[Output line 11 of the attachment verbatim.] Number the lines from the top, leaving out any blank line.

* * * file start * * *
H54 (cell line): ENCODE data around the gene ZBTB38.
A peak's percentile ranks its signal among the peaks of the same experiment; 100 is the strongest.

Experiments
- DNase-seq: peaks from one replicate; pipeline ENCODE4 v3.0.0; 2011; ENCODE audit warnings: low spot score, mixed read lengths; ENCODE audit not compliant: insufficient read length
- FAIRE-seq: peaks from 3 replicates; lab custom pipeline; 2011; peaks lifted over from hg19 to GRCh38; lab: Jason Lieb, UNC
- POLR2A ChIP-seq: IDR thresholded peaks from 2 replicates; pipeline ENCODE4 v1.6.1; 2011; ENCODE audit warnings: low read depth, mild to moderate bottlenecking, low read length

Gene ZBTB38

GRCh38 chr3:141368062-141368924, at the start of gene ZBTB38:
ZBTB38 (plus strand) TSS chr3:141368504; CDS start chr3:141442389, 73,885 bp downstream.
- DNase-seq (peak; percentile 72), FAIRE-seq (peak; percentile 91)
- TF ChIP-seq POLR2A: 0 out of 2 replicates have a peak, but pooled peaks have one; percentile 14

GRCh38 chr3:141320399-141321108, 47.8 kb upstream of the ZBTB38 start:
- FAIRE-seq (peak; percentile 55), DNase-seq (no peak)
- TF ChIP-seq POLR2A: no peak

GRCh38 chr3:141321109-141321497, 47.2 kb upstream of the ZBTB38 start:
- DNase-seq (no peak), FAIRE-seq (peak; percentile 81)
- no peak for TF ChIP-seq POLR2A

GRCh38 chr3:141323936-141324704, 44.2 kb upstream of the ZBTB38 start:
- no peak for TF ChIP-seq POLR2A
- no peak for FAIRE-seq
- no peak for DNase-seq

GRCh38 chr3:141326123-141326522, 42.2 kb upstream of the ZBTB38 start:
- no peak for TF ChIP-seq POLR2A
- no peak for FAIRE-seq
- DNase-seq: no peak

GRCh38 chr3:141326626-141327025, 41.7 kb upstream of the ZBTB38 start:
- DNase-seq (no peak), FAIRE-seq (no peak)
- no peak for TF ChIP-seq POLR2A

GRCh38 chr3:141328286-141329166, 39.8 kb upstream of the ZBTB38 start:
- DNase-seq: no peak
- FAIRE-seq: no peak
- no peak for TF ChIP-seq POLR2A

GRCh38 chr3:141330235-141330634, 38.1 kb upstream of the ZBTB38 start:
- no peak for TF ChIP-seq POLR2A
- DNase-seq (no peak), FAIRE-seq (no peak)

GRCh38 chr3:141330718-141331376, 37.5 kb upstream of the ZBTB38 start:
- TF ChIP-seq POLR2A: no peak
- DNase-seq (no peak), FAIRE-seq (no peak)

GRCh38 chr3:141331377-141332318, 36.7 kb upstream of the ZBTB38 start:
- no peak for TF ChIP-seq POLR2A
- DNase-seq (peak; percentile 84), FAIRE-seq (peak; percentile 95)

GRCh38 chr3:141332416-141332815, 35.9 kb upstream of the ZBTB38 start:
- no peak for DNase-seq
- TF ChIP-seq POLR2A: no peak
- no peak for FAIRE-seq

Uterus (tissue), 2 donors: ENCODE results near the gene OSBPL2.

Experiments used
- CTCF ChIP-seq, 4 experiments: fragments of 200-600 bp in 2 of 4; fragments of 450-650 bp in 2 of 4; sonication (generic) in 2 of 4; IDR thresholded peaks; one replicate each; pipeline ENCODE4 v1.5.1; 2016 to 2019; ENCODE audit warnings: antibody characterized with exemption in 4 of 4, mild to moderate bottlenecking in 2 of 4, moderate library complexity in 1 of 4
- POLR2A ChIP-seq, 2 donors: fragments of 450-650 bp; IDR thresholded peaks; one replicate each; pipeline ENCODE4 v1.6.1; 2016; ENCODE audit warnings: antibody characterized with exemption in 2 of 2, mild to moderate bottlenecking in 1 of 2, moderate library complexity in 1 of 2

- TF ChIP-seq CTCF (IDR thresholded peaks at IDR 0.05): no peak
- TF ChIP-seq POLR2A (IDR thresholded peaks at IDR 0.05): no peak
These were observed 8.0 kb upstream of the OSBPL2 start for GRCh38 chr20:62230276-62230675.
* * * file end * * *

- TF ChIP-seq POLR2A: 0 out of 2 replicates have a peak, but pooled peaks have one; percentile 14